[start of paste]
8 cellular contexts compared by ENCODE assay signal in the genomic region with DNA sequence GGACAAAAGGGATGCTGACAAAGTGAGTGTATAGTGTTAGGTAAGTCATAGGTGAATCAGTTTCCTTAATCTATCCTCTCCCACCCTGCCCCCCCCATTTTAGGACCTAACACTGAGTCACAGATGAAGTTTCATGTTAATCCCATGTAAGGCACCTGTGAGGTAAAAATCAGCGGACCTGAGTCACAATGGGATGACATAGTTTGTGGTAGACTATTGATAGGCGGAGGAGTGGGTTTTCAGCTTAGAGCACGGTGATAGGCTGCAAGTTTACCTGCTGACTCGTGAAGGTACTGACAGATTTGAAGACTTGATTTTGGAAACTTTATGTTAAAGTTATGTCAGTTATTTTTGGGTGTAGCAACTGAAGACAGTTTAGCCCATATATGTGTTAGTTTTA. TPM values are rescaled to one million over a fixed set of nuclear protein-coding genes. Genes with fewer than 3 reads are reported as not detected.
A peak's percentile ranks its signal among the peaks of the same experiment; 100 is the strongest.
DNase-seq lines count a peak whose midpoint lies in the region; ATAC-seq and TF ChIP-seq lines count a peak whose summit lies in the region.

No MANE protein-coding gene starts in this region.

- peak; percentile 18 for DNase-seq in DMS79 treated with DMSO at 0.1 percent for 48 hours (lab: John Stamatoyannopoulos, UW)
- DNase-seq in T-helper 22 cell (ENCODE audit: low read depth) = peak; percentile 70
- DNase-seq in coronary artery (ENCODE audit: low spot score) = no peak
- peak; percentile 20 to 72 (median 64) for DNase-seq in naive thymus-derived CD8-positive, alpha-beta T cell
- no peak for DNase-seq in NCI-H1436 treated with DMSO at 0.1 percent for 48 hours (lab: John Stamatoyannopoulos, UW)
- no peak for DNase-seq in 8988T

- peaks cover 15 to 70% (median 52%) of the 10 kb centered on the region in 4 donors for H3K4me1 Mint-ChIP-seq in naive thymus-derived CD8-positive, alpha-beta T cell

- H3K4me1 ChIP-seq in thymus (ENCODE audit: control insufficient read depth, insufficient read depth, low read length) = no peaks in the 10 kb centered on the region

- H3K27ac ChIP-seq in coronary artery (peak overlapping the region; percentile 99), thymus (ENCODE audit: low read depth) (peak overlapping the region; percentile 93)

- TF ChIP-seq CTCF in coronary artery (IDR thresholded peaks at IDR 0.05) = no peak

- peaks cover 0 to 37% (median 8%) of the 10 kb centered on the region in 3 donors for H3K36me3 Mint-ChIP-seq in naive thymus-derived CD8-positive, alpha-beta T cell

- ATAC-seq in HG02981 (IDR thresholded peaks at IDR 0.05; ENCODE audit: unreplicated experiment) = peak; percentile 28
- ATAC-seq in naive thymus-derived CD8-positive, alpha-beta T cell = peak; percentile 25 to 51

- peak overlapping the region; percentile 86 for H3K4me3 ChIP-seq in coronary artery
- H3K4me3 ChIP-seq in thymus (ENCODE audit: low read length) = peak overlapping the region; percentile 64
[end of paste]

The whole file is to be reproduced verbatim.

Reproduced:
8 cellular contexts compared by ENCODE assay signal in the genomic region with DNA sequence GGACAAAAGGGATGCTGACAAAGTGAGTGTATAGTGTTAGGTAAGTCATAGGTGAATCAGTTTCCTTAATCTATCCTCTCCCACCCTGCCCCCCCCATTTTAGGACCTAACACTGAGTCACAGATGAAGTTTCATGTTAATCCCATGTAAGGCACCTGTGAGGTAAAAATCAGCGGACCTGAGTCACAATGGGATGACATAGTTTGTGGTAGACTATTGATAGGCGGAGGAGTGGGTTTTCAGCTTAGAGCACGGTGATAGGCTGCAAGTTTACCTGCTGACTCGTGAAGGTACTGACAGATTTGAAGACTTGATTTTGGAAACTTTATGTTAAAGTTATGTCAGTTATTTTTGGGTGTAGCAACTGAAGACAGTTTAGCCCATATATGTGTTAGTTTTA. TPM values are rescaled to one million over a fixed set of nuclear protein-coding genes. Genes with fewer than 3 reads are reported as not detected.
A peak's percentile ranks its signal among the peaks of the same experiment; 100 is the strongest.
DNase-seq lines count a peak whose midpoint lies in the region; ATAC-seq and TF ChIP-seq lines count a peak whose summit lies in the region.

No MANE protein-coding gene starts in this region.

- peak; percentile 18 for DNase-seq in DMS79 treated with DMSO at 0.1 percent for 48 hours (lab: John Stamatoyannopoulos, UW)
- DNase-seq in T-helper 22 cell (ENCODE audit: low read depth) = peak; percentile 70
- DNase-seq in coronary artery (ENCODE audit: low spot score) = no peak
- peak; percentile 20 to 72 (median 64) for DNase-seq in naive thymus-derived CD8-positive, alpha-beta T cell
- no peak for DNase-seq in NCI-H1436 treated with DMSO at 0.1 percent for 48 hours (lab: John Stamatoyannopoulos, UW)
- no peak for DNase-seq in 8988T

- peaks cover 15 to 70% (median 52%) of the 10 kb centered on the region in 4 donors for H3K4me1 Mint-ChIP-seq in naive thymus-derived CD8-positive, alpha-beta T cell

- H3K4me1 ChIP-seq in thymus (ENCODE audit: control insufficient read depth, insufficient read depth, low read length) = no peaks in the 10 kb centered on the region

- H3K27ac ChIP-seq in coronary artery (peak overlapping the region; percentile 99), thymus (ENCODE audit: low read depth) (peak overlapping the region; percentile 93)

- TF ChIP-seq CTCF in coronary artery (IDR thresholded peaks at IDR 0.05) = no peak

- peaks cover 0 to 37% (median 8%) of the 10 kb centered on the region in 3 donors for H3K36me3 Mint-ChIP-seq in naive thymus-derived CD8-positive, alpha-beta T cell

- ATAC-seq in HG02981 (IDR thresholded peaks at IDR 0.05; ENCODE audit: unreplicated experiment) = peak; percentile 28
- ATAC-seq in naive thymus-derived CD8-positive, alpha-beta T cell = peak; percentile 25 to 51

- peak overlapping the region; percentile 86 for H3K4me3 ChIP-seq in coronary artery
- H3K4me3 ChIP-seq in thymus (ENCODE audit: low read length) = peak overlapping the region; percentile 64